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The Madrid herald. (Madrid, N.Y.) 1904-1918, March 07, 1918, Image 4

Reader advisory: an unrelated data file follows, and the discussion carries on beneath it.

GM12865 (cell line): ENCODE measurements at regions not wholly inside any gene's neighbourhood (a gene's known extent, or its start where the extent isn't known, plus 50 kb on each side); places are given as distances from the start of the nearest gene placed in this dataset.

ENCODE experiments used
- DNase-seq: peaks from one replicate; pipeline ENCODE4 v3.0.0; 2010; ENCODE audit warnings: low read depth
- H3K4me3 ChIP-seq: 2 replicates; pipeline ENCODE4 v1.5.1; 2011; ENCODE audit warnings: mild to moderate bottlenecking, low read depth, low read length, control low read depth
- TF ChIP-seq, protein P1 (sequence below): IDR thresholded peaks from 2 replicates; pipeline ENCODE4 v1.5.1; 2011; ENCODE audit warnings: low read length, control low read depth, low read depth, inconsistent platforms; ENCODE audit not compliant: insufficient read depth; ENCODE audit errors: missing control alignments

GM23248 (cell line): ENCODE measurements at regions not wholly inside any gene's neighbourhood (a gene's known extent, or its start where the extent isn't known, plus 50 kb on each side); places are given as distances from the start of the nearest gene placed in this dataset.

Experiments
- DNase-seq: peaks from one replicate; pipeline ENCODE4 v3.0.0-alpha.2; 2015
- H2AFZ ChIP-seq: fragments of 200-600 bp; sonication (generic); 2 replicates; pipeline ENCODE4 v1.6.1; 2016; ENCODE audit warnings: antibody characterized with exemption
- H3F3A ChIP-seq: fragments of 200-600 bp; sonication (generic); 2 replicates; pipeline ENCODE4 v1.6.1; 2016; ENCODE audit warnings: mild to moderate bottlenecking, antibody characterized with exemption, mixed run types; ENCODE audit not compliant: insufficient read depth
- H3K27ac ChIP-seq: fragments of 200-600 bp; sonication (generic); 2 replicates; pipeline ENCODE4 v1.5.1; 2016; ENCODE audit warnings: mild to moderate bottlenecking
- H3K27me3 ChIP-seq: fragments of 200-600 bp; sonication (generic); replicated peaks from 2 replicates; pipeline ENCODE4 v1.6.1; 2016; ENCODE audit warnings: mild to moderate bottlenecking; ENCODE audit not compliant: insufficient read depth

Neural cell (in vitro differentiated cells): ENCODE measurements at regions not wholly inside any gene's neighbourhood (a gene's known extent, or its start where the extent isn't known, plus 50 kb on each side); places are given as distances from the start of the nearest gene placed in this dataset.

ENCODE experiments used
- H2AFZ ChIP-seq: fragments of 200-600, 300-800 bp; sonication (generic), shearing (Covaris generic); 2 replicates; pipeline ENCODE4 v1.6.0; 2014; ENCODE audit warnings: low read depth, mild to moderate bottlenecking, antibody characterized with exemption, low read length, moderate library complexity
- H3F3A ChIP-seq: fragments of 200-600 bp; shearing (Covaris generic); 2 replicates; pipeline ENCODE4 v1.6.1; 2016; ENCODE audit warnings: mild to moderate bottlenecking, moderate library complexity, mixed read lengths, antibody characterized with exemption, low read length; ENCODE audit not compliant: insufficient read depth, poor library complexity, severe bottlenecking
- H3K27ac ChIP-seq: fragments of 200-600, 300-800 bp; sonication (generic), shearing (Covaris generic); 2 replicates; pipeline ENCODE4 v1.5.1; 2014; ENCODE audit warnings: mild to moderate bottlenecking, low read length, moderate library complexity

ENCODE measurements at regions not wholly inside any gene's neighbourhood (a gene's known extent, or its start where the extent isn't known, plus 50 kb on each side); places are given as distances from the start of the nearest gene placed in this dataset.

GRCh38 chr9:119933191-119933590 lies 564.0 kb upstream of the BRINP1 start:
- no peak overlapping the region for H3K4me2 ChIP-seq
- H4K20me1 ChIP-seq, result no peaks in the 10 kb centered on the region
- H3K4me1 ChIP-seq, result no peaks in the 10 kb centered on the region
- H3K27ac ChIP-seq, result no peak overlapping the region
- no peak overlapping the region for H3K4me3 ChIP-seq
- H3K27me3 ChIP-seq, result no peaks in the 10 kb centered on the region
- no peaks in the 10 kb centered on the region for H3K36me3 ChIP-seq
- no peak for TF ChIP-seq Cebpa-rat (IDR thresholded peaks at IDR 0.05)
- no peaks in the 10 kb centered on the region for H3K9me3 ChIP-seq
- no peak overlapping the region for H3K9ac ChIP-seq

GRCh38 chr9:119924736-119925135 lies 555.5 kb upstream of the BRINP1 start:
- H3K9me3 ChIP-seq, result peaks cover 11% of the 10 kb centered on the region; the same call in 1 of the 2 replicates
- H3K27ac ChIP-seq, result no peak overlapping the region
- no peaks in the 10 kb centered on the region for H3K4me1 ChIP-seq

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5*%4* fi *!•* ' \i . ' ^ •: * KJ. The Madrid Herald, March 7, 1918 LISBON DEPARTMENT LISBON VILLAGE Mr. and Mrs. Byron Flack were callers in Ogd. Saturday p. m. John Powell went to Ogdens- burg Tuesday and brought home his car. Merrill K. Graham and wife visited Saturday at the home of V. A. Wallace and family. Mrs. Byron G. Flack and son Ralph left on Tuesday p. m. for Boston to spend a few days. Mrs. Mina LaLone and son Roy spent Friday at the home of Mr. and Mrs. Judson Martin. Mrs. Austin Scott has made the purchase of a beautiful Kim- ball piano for her son Clifford. Miss Florence North am of Ogd. was an over Sunday guest at the home of Mr. and Mrs. F. G. Long. The many friends of Mrs. Sarah F. Martin are glad to know that she is much improved in health. Mr. and Mrs. Thos. Craig and Mrs. Comenia Newton were guests of Mr. and Mrs. Austin Scott Friday. Emerson Labarge and mother of Canton have returned to their home after spending a few days here with relatives. Miss Minnie Buchanan return- ed home Sunday evening to M. G. Hall's, having visited a week with relatives in Canada. Mrs. R. H. Keyes and daugh- ter Fern and Mrs. Wm. Wood- bridge of Morley spent Saturday at the home of Mr. aDd Mrs. A. B. Dezell. Ernest M. Akins and wife have returned after spending the past two weeks in New York City with Herbert Watt and family. Mr. and Mrs. Cyrus Scott, Mrs. Mary Thompson and son Raymond have returned home, having spent a week with friends over the big river. Robert Wallace spent Thurs- day night with r.is schoolmate, Ralph Flack, who is shut in for a few daj^s with grip, but is now able to attend school. Those receiving congratula- tions this week are Mr and Mrs. Elmer Connor over the arrival of another boy born February 28, 1918; Mr. and Mrs. John Pennyfeather another girl born March i, 1918. — w. e. s. — ' • ' KENTS CORNERS March 2—Our thaw's caught cold! Albert Carmichael is sawing his wood pile. Samuel Riley is entertaining the hay pressers. Samuel Leonard lost a valuable horse and cow the past week. Elmer Smithers and Frank Crawford lost a valuable cow. Miss Hattie Smithers and Ed. Scott were business callers in Ogd. Friday. Guy Harper and Eva Riley were Sunday guests of Miss Ei dine Thompson. Miss Hattie Smithers was a guest of Mr. and Mrs. L Fred Shannon Sunday. Miss Amy Boyd was an over night guest of Miss Hattie Smithers Saturday. Little Vina Smithers has been the week end guest of Thada Paul of Flackville. Misses Amy Boyd and Hattie Smithers were at the skating party Saturday p. m. Robert Creighton is taking charge of John Henry's factory since Guy Harper left. Mrs. W. Wallace and daugh- ter Marion were callers at Mrs. Samuel Rankin's recently. Mr. and Mrs. Theron Harper and family were guests of John McGlaughlin Sunday p. m. Leon Van Hining of|Morn$- town was a guest of Albert Carmichael Saturday p. m. Miss Neola Aldrichand brother Ralph were in Edwards, Ralph coming home recently with a broken arm. Mrs. Sam'l Backus, son Allan and grandson Mervin Thompson were business callers in Heuvel- ton Saturday. Those on the sick list are W. E. Phelan, Mrs, Samuel Rankin, Mrs. John Murphy and Mrs. Samuel Backus. Jay Smithers of the Old State Road and Miss Edith Newcomb of Depeysfer were united in marriage last Wednesday even- ing. Mr. and Mrs. Sam'l Leonard entertained Mr. and Mrs. Chellis Smithers and Mr. and Mrs. Francis Van Dyke one evening last week. Ed. Scott made a pleasure trip to Binghamton bringing back with him Miss Florence Smithers, who has been there for a serious operation for cancer. Mrs. Morris Jesmer, Miss Geneva Smithers and Burnice Cunningham were callers Sun- day on Mrs. David Smithers. Also Mr. and Mrs. R. H. Mc- Clelland and G. Backus in the evening. W. S. B. REPORT OF MEDICAL INSPEC- TION FOR SUPERVISORY DISTRICT NO. 4, ST. LAWRENCE COUNTY It may be of interest to those who are interested in the health of children of my district to know the following data which has been filed in my office by the medical inspectors of my district: Number of pupils registered, 1135 ; examined, 1121; defective in vision, 259; hearing, 17; teeth, temporary 444; permanent, 242; breathing, (nasal) 137; diseased tonsils, 245; nutrition, 44; cardiac disease, 3 ; pulmo- nary, 4; nervous disease, 4; orthopedic defects, 8; epileptic, 1. It is gratifying to know that pa r ents are cooperating to quite an extent in trying to remedy these defects. Virgil C. Warriner, Supt. W. S. B • Mail those old overshoes of yours H. Dodds, Ogdensburg, to be re-soled for $1 and thus get $2 worth more wear out of them, t W. B. B. — ' DISTRICT NO. 26 Last Sabbath the pastor of the W. M. Church, of Morley, who preaches in our school building, each alternate Sabbath, preached his farewell sermon to this part of his charge. He and his fam- ily leave Morley, for their new field of labor April rst. The -people of this vicinity very much regret to lose their pastor. Rev. A. C. Dow. At the close of the services four young girls, Doris Stevenson, Dorothy Tracey, Bernice Day and Dorothy Day, being requested by the pastor, sang very sweetly \Jesus Under- stands.\ Geo. Sanderson jr. of Morley and Jennie Burnside of Morey Ridge attended the services spending the remainder of the day with Mr. and Mrs. Ira Day. Mr. Sanderson is Mrs. Day's only brother. On February 23d Miss Lucy Gray left her home here, to commence the following Monday, **+*••! • * •-»«--».-«-J-«.-»-J -«-*.^ »-.*- J.J.J, J.J.itiAiIiiAJiili TTTi »| u »|' «|' \j 1 •%\ '| I'VTTT'ITI TVI'IT *\I\I § * Ives* Pharmacy I * + I Drugs, Chemicals, Toilet Articles £ * * I PRESCRIPTIONS A SPECIALTY—CALLUS. f I Manufacturer Ives'Compound Syrup ofj Hypophosphites | T * * * * X X Frederick Ives, Phone 541-M 80 I©M street Ogdensburg, N. Y. | t her labors as teacher in Richville. Miss Gray entered the Potsdam Normal in September, 1916, hav- ing previously graduated from Madrid H. S. She remained in the Normal until the close of last year, excepting a few weeks when she was called from that noted institution to the High School at Lyon Mountain to teach in place of one of the teachers who needed a rest. Miss Gray likes teaching very much. Her many friends here, wish her much success, A cablegram was received last week announcing the safe arrival in France, of Mis-' Lila Lawrence of this district, No. 26, Lisbon. Miss Lawrence is the second daughter of Mr. and Mis. Fred E. Lawrence, her father being a Lisbon born man. Her mother was from Fort Jackson, her maiden name being Miss Retta Coolidge. Miss Lawrence was born on a iarm at West Potsdam. . The family moved when she was quite young to Lisbon, where her life until 15 years of age was spent. She then attended Rensselaer Falls H. S. one year. O. F. A. two years and taught school in Lis- bon four years. She then spent three years in Mount Sinai Hos- pital in New York City, gradu- ating from there as a nurse and then doing hospital work there for one year. While there, she received a prize cf $100 in gold for good work. She was also j awarded a scholarship in the f famous Columbia Univertiu, j which she accepted but has not j as yet used. Her many friends' here and elsewhere, wish for her a safe return from the war stricken country. May she be the means of cheering and nursing back to health many brave soldier boys. W. S. S. —• BUCKS BRIDGE March 4—So mild ! Mr. and Mrs. Artie Fay were callers in Morley Thursday. Mr. Archie Allen was a busi- ness caller in Morley Saturday. Miss Pauline Foster visited Miss Mury Sullivan at West Potsdam Thursday of the past week. Mr. and Mrs. Delbert Wilcox and Mrs. Leonard spent Thurs- day with Mr. and Mrs. Gordon Kench. Mrs. Leonard and Mr, and Mrs. Delbeit Wilcox spent Thurs- day afternoon and eveuing at the home of Andrew F. Wood. Miss Frances is spending a few days with her sister, Mrs. Gto. Kingsbury, helping her new home on the Lawrence farm, where they moved March 1st. Mr. and Mrs. Will Smith and little daughter June of Ogd. are visiting his brother, Charles Smith, and family, also his son, Joe Smith, and family. W. S B. LYTLE-McALLISTER Feb. 25.—Mrs. Elmer Lytlf- is visit- ing: at Croil's Island. Ed-ward McCaffrey is vii-iUnsr at Al- fred Carr's. Mr. and Mrs. W. L. HerilH' -nf-rc in Ogdensburg Saturday. Warren Lytle of Flar-kvjllr- liMfe:) his brother Frank this afternoon Mifhael Maekey nf Opdi-nvbnr;.; came to his farm this- afternoon fo» nay. Robert Wilson is drswjnp prcsnv] hay to Rensselaer FaUV to-day to JUJ a car. Rollin Moore and family m-i-nilj visited his brother-in-law. Fuller, nr-ai Morley. Mrs. R. L. Wilson has been eulat- taining her parents. Mr. and Mr:-. James Whitford of Canton. Mrs. Frank Lytle, who was operated upon at the A. Barton Hepburn Hos- pital last Tuesday, is convalwinc. Peter Marshall received word Sal urday of the death of his sister. Mi>. Peter Armstrong, in t T pper Canada. Mrs. William League of rroiVe Island, Miss~Eva League and Stanley Boss of Lisbon were guests yehterday at \Fred Lytle's. Mr. and Mrs. J. C. Briar* and Ren- wick, attended the funeral yesterday near HeuveKon, of Robert Mr-Hurti. Sr., an old neighbor. Mrs. Allen Tracey received a tele- gram. «m Wednesday ainiount'ing thf deatfc- of her brother, Loren Bush, in California. H<» remains were cremated and with those tj! his wife will tin brought to Canton la April. jp\rf#nds here were shocked 015 heat- ing v^sterday of the sad ending of iln- life ot Erwin Smithers near Flackville. Mri Oliver, pn gpfng into Mr. Smith- er's House, found itljn lying on the floor, shot through the hearf, supposed- ly by his own hand. The «un van lying beside him. The coroner held an inauegt. The funeral will be held to-morrow nt Heuveiton. Wo reason can t>e given t» account for the action of Mr. Smithers. H# was a -well-to-do farmer living alone. W. S' S. Nice pencil* wi'Q» soft, tanooth leada 'thai -wear- \well only 5c each viz tibe Madrid. Bwaftf Office. DID EVER YOU HEAR SUCH A TALE IN YOUR LIFE-ABOUT GETTING UP A WOODPILE ? Lisbon's Energetic Agitator Against the Maehold Law Endeavors Patriotically to Comply with the Euel Administra- tion's Recommendations and encounters Thrilling Experiences—It's a Wonder Pie's Alive to Tell About It, When motoring to and from our county metropolis you have doubtless often noticed a rather remarkable edi- fice of the Hibernio-ludian style of architecture standing somewhat back from the highway surrounded by a windbreak of native timber. This is where I live. The house is very old. There is a tradition in the family that it was built in the summer of 1643. As to the accuracy of this I can only say that it must have been built in the summer; for it was evidently intended for a summer residence, and while the consensus of opinion as expressed by Oldest Inhabitants is that, either as a result of increased inclination of the earth's axis or of inefficiency at Wash- ington, or of both, the winters are becoming more severe and my residence really seems to be- come more summery as the seasons roll. This, too, despite the fact that so large a part of my income, ever since I had one, has been spent for clapboards, tar-paper, shingles, etc., that it might almost be said that my life has been one long struggle to keep the hot air in and the cold air out. Personally I am not greatly incon- venienced by low temperatures and this includes occasions during the present winter where my wife has sug- gested tne advisability of tying flat- irons to our feet before retiring for the purpose of insuring against being blown out of bed during the night; for whenever my temperature declined un- duly it is always possible to restore it to even more than normal registry by perusing my copy of the Maehold law. However, it has never been possible to extend the benefits of this expedi- te nt. at least to any appreciable extent, to other members of the family, and as 10 keeping the fish-globe thawed or preventing the freezing of the more than fifteen bushels of potatoes which we are hoarding in onr cellar, it has proved entirely inadequate. One day in mid-December as I was departing* for Ogdensburg to arrange at the bank for my wife's Christmas credit, that lady remarked that it might be well io bring home some coal. This led to a long, confidential talk with the Fuel Administrator. At first I surmised from the nature and num- ber of his inquiries that he suspected me of Pro-German tendencies or at least of falsifying my income tax state- ment. I was, therefore, agreeably sur- prised when I finally discovered that he was just trying to convince me that 1 didn't need any coal. Upon this I rallied and succeeded in obtaining a copy of The Manual of Instructions from the United Slates Forestry Com- mission and had loaded into my sleigh a collection of black boulders each of which lacked only the inscription 1620 to niakf the resemblance remarkably Mroitc; to that other rocky fragment which so materially assisted my an- i-isfors in climbing out of the May- flower. The attempt to burn these in- creased the resemblance, and thus we were brought face to face with the Fuel Problem. As 10 the Pilgrims above alluded to, I have often wondered how they would have landed or whether they conld have landed at all if chance had direct- ed the course of their'voyage a few leagues north or south of that Historic Rock. But the ways of Providence are wonderful, and never was the truth of his reflection more plainly exempli- fied than in the matter of the Fori ry Manual to which I have just referred. Although the Administrator ^d re- fused to accept any eomp-.-usatlon whatever for th -ochure (French, I presume) I found upon examination thai it contained information of great value upon the subject of obtaining lots of wood from wood lots. \The dimensions of a cord of cord- wood are A ft. x 4 x 8.\ \Cedar J.s an evergreen,\ \Timber when felled may be cut up jn the woods or battled out into the clHariris' for that purpose.\ These are some of the gems unearthed before T had been readine an hour. About the smoe time my attention was attracted b\ the able and timely editorials upon tl/e siibjeei of v. nod craft appearing in nit- metropolitan and local press. I '•an trulv M;IV that I never knew a time when r« much valuable information for furnieiT v.:<> lying around loose. We have lit. tail', advice to burn if we •011M onl\ burn it. Tlo- coiiiimii il severity of the weatliei rniiMdt red In the light of the AiliniiilFlr.'.tor'! purling bint that I was riot to look him up again in less than tv.o months, drove me to the woods. A rielfbboi who has par! interest Ju uiHvkeg, teiliiiically known as a woodlol. agreed to allow me to procure fuel therefrom upon a fifty-flfiy basis. Thit- Minted to me not only eminently fair but even irenerous on his part. Who would not be willing to embrace a propni-ii) of Dial nature In regard to almost any form of farm products, as chickens or v.-atermelons? Even when he explained thai he did not mean that 1 was to take every other tree in his plantation for my own use but was also to cut and draw the intervening trees for hit- use, I thought il looked good and made preparation accordingly. We have always- kepi an axe, prlnclpal- h for my wife's use. fhopplng kind- ling on a concrete floor has made il safe fur anyone to use. (\Tose exam- ination .'•hnwed ilia) its head had a tendency lo fly off. This defect was, however, remedied after some ex-peri- tiieniing by wrapping a piece of pink calico around tin- helve after the man- ner of a first aid bandage and then tapping il genilv but firmly into place. Afterward when It gave trouble 1 wet the rag and froze it on and ex- perienced no further difficulty. The Manual advisi->• the use of a crosn-cut saw in tailing timber but as the han- dles upon i-hlit implement are six feet apart and I had no one t« assist me, I did unl consider il available for my purpose. I have only the unual farm choreK to attend to in the morning. We keep onlv twenty cows and six horses. The milk station Is only four miles and a half away and since the wells went dry, water for the stock can be obtain-, ed at about half that distance. So it was easy for me to get an early start for the woods without rising earlier than 4:30. New Year's morning r was ready to start at 11:47. Tucking the Manual into my pocket with axe on shoulder and patriotic fervor in my heart, I started woodward. The tim- ber was only about two miles from the house and the snow a trifle over two feet in depth. By the time I reached the scene of action I was a little out of breath and so sat down upon a stump to take a glance at the Manual. Mr. W. C. Bryant is, I believe, au- thority for the statement that the groves were originally used as places of worship. This may be true. But, believe me, anyone who attended ser- vices there on New Year's Day, 1918, needed to be careful about letting the sermon put him to sleep; for in such case the probabilities were strongly in favor of his waking up a frozen corpse. Therefore I did not rest long before 1 felt the need of more exercise and be- gan the search for fuel. Many of the trees were so pretty that it really seemed a pity to cut them and when \j reflected that I could destroy in a few minutes a tree which it would prob- ably take years to grow, my reluctance to chop became more pronounced. Afterward I found that the difference between the time required for growing a tree and that necessary to fell it is not so great as I had imagined. How- ever, the cold helped me to a choice and I selected a towering elm. The Manual says that the first steps in felling a tree is to make a peg of while or silver birch like a tent-pin with which to mark the direction in which you wish the trunk to fall and then let the tree fall upon it. My teeth chattered some while attending to this preliminary but soon stopped after T began to chop. It was soon apparent that I had made a fatal mistake in for- getting to grind my axe. The tree, too, seemed to have followed a principle of growth peculiar to itself; for its fibers were twisted together like those of Manila rope. I removed my coat and mittens, soon after my sweater and then my vest till its bushes, dec- orated with these garments, the sylvan glade began to resemble a second- hand sale at Potash aHtf Perlmutter's. About the time I reached my shirt I also reached the conclusion that it was useless to look for any decisive re- sults where I was and so I moved around to the opposite side of the tree. Another hour's labor producing noth- ing more tangible that a perspiration that froze upon my hair and whiskers and turned my shirt t o solid ice when- ever I stopped to breathe, I was forced to disregard the directions of the Manual and began working around the tree like a beaver until I had com- pletely boxed the compass. Still, though apparently cut entirely off the stump the thing remained upright and I had withdrawn a few paces to con- sider whether il would not be better after all to leave it until next year and try something else when I heard a tremendous roar and felt a tremen- dous impact upon the upper wall of my cranial cavity. My first thought was that the Ger- mans had landed. My second—well, there wasn't any seeond just then, but when consciousness began to return and I had dug my -way out of the snow and was surprised to find that the eussed tree for reasons best known to itself, instead of falling upon the peg above mentioned, had fallen upon me and driven me about four feet into the snow. Whether the depth of the latter or the thickness of my skull contributed more to tbe saving of my life I shall probably never know, but I have never since placed so much confidence in the theory that driving a peg into the ground has any real influence upon the direction in which a tree shall fall. About this time the declining sun bumped Into the icy horizon and threw a shower of crimson sparks all over the western sky—or words to that effect. Therefore, 1 concluded to go home. There was another reason for this, ] wan hungry. My \wife in a ser- ies of experiments conducted in co- operation with the Food Administra- tion, had recently discovered that an admixture of twenty per cent, pure saw-dust with the other ingredients of her bread did not make any appreci- able difference In Its palatibillty or nutritive qualifies. As a matter of fact, I may say that 1 had long sus- pected such a possibility. But prob- ably not even the vicissitudes of world war nor the urge of carnage inspired patriotism would have impelled me to hint at anything of the sort in her presence. However, when she made the admission herself I saw no reason for contradiction. Perhaps I might as well say here and now that when Herb Hoover has more to say about the sort of \viltles\ a man's wife feeds to her husband than that husband has ever dared to gay, a blow la struck at the authority of the Head of The Family more dangerous by far than anything that the Huns can do to us. But to resume, As I waded home that evening under the hungry stars, even tho thought of war cookery was not unappetizing and my wife remark- ed when I drew bar-it from the supper table that if 1 had succeeded In chop- ping anything off of our fuel bill it would certainly have to be tacked onto the grocery bill. She's queer In some ways. During tbe month following I got down a lot of Umber without any more serious accidents except the loss of my Manual. 1 telegraphed at once to Washington for another, but th» supply was exhausted and I struggled on without It. 1 Bhall probably find it when the snow goes off. While chop- ping I viK often annoyed by the fear that urnu-rupuloUB persons might ap- Tiropriate twine of my wood during the ; night. 1 was therefore much relloved one morning to find It was securely hidden under two feel more of suow, After a while I began lo wonder how ,1 myself was going to find it when I wanted it, Thin problem was, of Feb. 26.—Blustery weatber! Carl Woodley spent Monday in Can- ton. Mr. and Mrs. C. Clark spent a day in Lisbon recently. George Gladle of Hermon spent a few days with his parents. Mr. and Mrs. Fred Ritchie entertain- ed relatives from Kehdren last week. Mr. and Mrs. George Weeman spent Sunday with Mrs. E. G. Place at Olin Corners. Several from this place attended a farewell\ party at Aaron McCready's last evening. James 'Todd of East Lisbon is mov- ing his family into the Finnimore house recently purchased by him. Mr. and Mrs. Eli McCreadv of South Russell and Mrs. L. Baxford of De- Grass, spent a few days last week with relatives here. course, solved when the long delayed January thaw arrived; it soon be- came impossible for anyone to remove any of my fuel without a boat, and while I was considering the advisa- bility of rafting it the weather changed again and Jack Frost nailed every one of my logs down so tight that\ there is not the least danger of anyone's re- moving them without the use of dyna- •mite, before next summer. However, I liave often thought while perspiring in the hay field in mid-July that farm- ers choose the very worst time of year for attending to their cow feed. If their extreme conservatism (not to give it the real name of pig-headed- ness) would permit them to post- pone haying to a later and cooler period, how much better it would be for all concerned! I shall probably get up my wood this year about July, and it will certaihly'lje much pleasant- er working in the shade than out in the sun-scorched hay field. In the meantime I know where my fuel is even though I cannot burn it, and the satisfaction of knowing that if I can't get it neither can anyone else. I must close now as I have to at- tend the funeral of a neighbor who was killed the other day by a falling tree. I haven't heard the particulars (that's what I'm going to'the funeral for) but he probably neglected to study the Manual before beginning to chop. Some people are so careless! . ' More Thah Ever. . Wi S. S. Beinijj Tunable to call in person, che Madrid Herald Offjcelias found tc necesaaty to send out subscrip- 'doa Btatememlfa by mail, and we ask ouir\friends to accept the same kindly and to help us meet OUT obligations. W. S, S. Basketball At Morley Motley A. C Basketball Team played St. Lawrence University at Morley on Saturday evening, and the first half resulted 7 to 3 for St. Lawrence, so that many expected the college boys to show up winners, but the Morley bunch had the best wind, and they just allowed the highly educated fellers only one point in the last half while Morley put up twelve, so the final score stood 15 to 8. Morley can play some basketball at home, you bet! MORLEY LEGAL NOTICES PURSUANT TO-AN ORDER OB Hoin^Ateie R .Herrimann, Suirr-ogate of die OotMity of St, Laweiiice, and according 'fco the Statute in Burih cases made and: provided. Notice is hereby igiven ''co all paraoinB hav- ing claims againtfe the estate of Irticintda Lawrence la'ce of Norfolk in said uouracy, deceased, that thiey ai - e required to exhibit the lame, wioh the vouchers thereof, to the subscriber 3 at hte residence of Geoirgre Scrulcom in the town of Waddinigton in said County, on OT before the 1st day of August mext. Dated January 22,1918. Amm Law- tence, G-eopge Scru'oan, Administra- tors. P. J . Merriman, Madrid, N.Y., Ari/y for Administrators. Get HUB tome aewa in. the Henala American ALFALFA, tested in Washington, 99.86 pure ATJSTEIAN BARLEY\ each kernel stools 3 to 6 stalks. ALBERTA CLUSTER OATS, a very- hardy sort from the Canadian Northwest, yield SO lo 100 bu., wt. 45 lbs. MARQUIS SPRING WHEAT, the best of all wheat. The ' Seed Corn situation- is very serious. I SWEEPSTAKES, larg-e yielder, ears 12 in. long. GENUINE EUREKA, IOWA ! GOLD MINE, LEAMING, PRIDE OF NORTH, S-ROW FLINT, WINTER . VETCH, IRISH COBLER AND LATE I RUSSET POTATOES. MANGEL BEETS. I big-g-est yielder; SEED BEANS, TELE- ' PHONE PEAS and GARDEN SEEDS. TIMOTHY CLOVER, ALSIKE, SPRING , RYE, WHEAT, BARLEY, PEAS, BEANS, CYPHERS INCUBATORS, BROODERS, POULTRY SUPPLIES. Stalls, Stanchions and Carriers, Insecti- tudes, Lime and Sulphur for early spray- ing-. \Everything for the Farm.\ Ask for Special Freight Paid Prices. Established 50 yrs. 1918 Catalog Free. H. EBELING SYRACUSE, N. Y. * •5- •t. * •5- + •5- * •5- + J. 4 + * AT THE SURPRISE Ogdensburg's Great Money Saving Dep't Store NEW SPRING GOODS ARE ARRIVING DAILY * * t + * •+ + + * •I. * Ladies' New Suits, Coats, Dresses, Skirts, Blouses j All Forerunners of the Reigning Modes of the Coming Season To Make Room for These Incoming Stocks All Winter Goods Are Offered at Marvelously Low Prices Hence a visit to our store now is made doubly pro- fitable. To see and admire the new—as well as to sup- ply every unfilled winter want at splendid savings. + + * SMART SPRING SUITS & COATS f First Authoritative Showing A display of special interest to every woman plan- ning her spring wardrobe. Ma»y more to come, of course, but these first \arrivals bring extra advantage in value that make choosing now especially desirable. New Dresses of Serge, Poplin, Satin, Taffeta, Foulards and Georgette Crepe Newest models in all the new Hhurlw. Manning, Quaker Gray, Peking Blue, Rooky Oold, Peacock' Buff Tan, Clay, Navy and Black. IN OUR SHOE DEP'T Complete Stocks of Rubber Footwear for Men, Women and Children Notwithstanding the large incroaKc in wholesale cost of Rubbers, our extern)v<; advance purchases enables us to quote you lh> IOWCHL pricrjH on Reliable Brands of Rubber Footwear. . We Stand Back of Every Pair We Sell! A New Pair Free for Any Unsatisfactory Ones ,We Keep Quality Up—We Keep Prices Down SPECIAL—Fare Allowed Purchasers of $10.00 or Over t t t + I t t t + t t + The Surprise Mdse. Co The Satisfaction Store New Front Four Stores 10 to 18 Ford Street Ogdensburg, N. Y. •5- + + Bell Blk | + + +